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Executive Function Strategies Blog

Sleep Deprivation: A Roadblock to Improving Executive Function

Here's a glimpse into a typical morning when I was in high school...

My sleep fogged brain hears my alarm as if from a distance. I had stayed up until 2:30am finishing a paper for history that I should have started weeks ago. I gather up enough strength to make the noise stop by snoozing my alarm until my mother encourages me out of bed. After dressing, I can’t remember if I brushed my teeth and I check to see if my toothbrush is wet. There’s no time to eat but I’m not concerned, since I hardly ever eat breakfast. The refreshing effects of my morning walk to school don't last long; I have trouble staying alert and focusing in my classes. Of course, I blame this on the boring material and teachers. I just feel so drained. Information that I should know is hard for me to recall. I find myself overly sensitive to my friends’ teasing and I'm on the verge of tears all day.

Day after day, this was the reality of high school for me and many of my friends.

Now that I am an adult looking back on this childhood memory, I recognize how establishing healthy sleep habits and building my Executive Function skills have provided me with insight and knowledge that allow me to teach others these skills. In other words, I am equipped to help my students avoid the struggles I had faced at their age.



Overcoming End of School Year Procrastination & Lack of Motivation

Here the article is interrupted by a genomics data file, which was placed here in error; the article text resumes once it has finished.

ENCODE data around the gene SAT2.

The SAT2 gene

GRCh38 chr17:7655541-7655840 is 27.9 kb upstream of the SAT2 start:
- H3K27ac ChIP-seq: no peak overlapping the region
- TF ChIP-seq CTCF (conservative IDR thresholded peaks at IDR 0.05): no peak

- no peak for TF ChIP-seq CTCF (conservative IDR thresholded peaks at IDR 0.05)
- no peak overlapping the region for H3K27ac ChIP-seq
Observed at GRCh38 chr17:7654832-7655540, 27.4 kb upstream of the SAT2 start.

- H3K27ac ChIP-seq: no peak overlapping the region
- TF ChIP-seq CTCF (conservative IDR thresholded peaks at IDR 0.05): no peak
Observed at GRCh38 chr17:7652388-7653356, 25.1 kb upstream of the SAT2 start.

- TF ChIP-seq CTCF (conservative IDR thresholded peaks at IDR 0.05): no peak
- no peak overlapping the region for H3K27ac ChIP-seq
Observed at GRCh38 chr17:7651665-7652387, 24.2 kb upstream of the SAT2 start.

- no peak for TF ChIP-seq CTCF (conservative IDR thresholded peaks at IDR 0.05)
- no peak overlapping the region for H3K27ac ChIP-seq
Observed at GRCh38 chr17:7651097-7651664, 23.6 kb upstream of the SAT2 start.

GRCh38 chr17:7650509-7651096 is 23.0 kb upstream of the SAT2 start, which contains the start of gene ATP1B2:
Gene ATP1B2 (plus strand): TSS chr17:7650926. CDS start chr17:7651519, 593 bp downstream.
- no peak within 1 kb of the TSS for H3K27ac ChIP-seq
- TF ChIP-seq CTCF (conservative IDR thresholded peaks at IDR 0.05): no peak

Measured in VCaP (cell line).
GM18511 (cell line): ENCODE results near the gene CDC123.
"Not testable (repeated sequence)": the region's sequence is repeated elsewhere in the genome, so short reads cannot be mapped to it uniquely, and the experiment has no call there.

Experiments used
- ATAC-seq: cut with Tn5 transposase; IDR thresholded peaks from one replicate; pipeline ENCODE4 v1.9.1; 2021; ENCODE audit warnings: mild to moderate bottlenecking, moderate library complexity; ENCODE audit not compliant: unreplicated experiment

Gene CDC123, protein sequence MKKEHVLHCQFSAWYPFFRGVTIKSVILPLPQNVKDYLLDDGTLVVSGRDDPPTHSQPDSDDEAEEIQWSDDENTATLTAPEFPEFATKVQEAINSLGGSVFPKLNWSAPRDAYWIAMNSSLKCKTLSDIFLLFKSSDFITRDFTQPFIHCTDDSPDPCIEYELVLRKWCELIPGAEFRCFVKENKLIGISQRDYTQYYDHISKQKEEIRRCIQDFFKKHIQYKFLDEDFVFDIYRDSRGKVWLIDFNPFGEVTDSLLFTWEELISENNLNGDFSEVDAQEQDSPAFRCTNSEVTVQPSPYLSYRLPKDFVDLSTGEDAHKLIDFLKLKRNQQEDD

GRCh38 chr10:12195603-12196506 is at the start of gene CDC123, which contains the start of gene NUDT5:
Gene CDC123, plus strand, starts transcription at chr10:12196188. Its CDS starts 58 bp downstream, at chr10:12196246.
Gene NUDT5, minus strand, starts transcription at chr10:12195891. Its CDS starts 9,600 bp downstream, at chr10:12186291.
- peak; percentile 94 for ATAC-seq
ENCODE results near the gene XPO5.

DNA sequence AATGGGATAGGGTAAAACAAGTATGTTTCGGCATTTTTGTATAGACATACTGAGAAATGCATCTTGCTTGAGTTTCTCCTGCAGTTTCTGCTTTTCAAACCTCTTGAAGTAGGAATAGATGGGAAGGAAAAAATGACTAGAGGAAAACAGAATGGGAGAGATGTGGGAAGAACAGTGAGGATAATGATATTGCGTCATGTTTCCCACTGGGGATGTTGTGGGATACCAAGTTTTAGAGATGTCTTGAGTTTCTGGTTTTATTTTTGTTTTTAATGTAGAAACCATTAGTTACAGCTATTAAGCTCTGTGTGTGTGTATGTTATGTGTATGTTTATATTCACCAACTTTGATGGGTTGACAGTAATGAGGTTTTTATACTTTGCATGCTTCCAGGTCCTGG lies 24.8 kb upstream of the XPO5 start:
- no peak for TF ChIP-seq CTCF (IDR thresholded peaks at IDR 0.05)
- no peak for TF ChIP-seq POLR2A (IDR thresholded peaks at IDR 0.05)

"Help! My child has senioritis — and she's only a freshman (or a 7th grader, or a 4th grader...)!"

Has your child spent hours staring at a piece of paper, futilely attempting to start some dreaded piece of homework? Has your daughter declared that she is “so over school"?



What do Marathon Training and Good Study Habits Have in Common?

This is the second entry in a 3-part blog series highlighting my preparation, process, and reflection for the upcoming Boston Marathon. My first entry was back in October of last year when I was nothing but sunny and optimistic in preparation for marathon training. One thing I'm discovering is that when I coach my students to develop good study habits, I'm preparing them for their own marathon of getting through their school year with confidence. 



Build Better Work Habits: How Your Brain Changes with Practice

When you work out your body, it’s usually because you’re looking to drop some fat. But when you work out your brain, you’re actually gaining some extra fat.

Don’t worry, it’s not likely to register when you step on your scale. This fat operates at the microscopic level to help lock in skills and routines. How does your brain help you build better work habits? Well, here’s a simplified view.